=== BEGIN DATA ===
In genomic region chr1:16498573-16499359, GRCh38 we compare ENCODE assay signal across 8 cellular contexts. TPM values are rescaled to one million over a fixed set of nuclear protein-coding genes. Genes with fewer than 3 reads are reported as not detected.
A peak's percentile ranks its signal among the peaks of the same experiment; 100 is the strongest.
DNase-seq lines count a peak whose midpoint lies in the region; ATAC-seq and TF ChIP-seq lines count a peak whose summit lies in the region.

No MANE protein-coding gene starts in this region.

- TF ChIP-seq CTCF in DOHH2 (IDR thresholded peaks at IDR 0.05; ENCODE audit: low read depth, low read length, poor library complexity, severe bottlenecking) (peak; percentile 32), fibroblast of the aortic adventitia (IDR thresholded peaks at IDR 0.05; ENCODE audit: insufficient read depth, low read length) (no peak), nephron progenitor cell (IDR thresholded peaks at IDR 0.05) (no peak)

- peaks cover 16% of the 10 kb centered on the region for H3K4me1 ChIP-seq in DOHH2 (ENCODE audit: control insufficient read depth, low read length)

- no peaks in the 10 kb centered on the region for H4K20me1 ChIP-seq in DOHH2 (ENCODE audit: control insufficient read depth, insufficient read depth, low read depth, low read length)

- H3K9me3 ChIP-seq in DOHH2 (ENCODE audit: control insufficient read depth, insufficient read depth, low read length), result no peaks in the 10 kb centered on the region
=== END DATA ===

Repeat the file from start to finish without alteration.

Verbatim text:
In genomic region chr1:16498573-16499359, GRCh38 we compare ENCODE assay signal across 8 cellular contexts. TPM values are rescaled to one million over a fixed set of nuclear protein-coding genes. Genes with fewer than 3 reads are reported as not detected.
A peak's percentile ranks its signal among the peaks of the same experiment; 100 is the strongest.
DNase-seq lines count a peak whose midpoint lies in the region; ATAC-seq and TF ChIP-seq lines count a peak whose summit lies in the region.

No MANE protein-coding gene starts in this region.

- TF ChIP-seq CTCF in DOHH2 (IDR thresholded peaks at IDR 0.05; ENCODE audit: low read depth, low read length, poor library complexity, severe bottlenecking) (peak; percentile 32), fibroblast of the aortic adventitia (IDR thresholded peaks at IDR 0.05; ENCODE audit: insufficient read depth, low read length) (no peak), nephron progenitor cell (IDR thresholded peaks at IDR 0.05) (no peak)

- peaks cover 16% of the 10 kb centered on the region for H3K4me1 ChIP-seq in DOHH2 (ENCODE audit: control insufficient read depth, low read length)

- no peaks in the 10 kb centered on the region for H4K20me1 ChIP-seq in DOHH2 (ENCODE audit: control insufficient read depth, insufficient read depth, low read depth, low read length)

- H3K9me3 ChIP-seq in DOHH2 (ENCODE audit: control insufficient read depth, insufficient read depth, low read length), result no peaks in the 10 kb centered on the region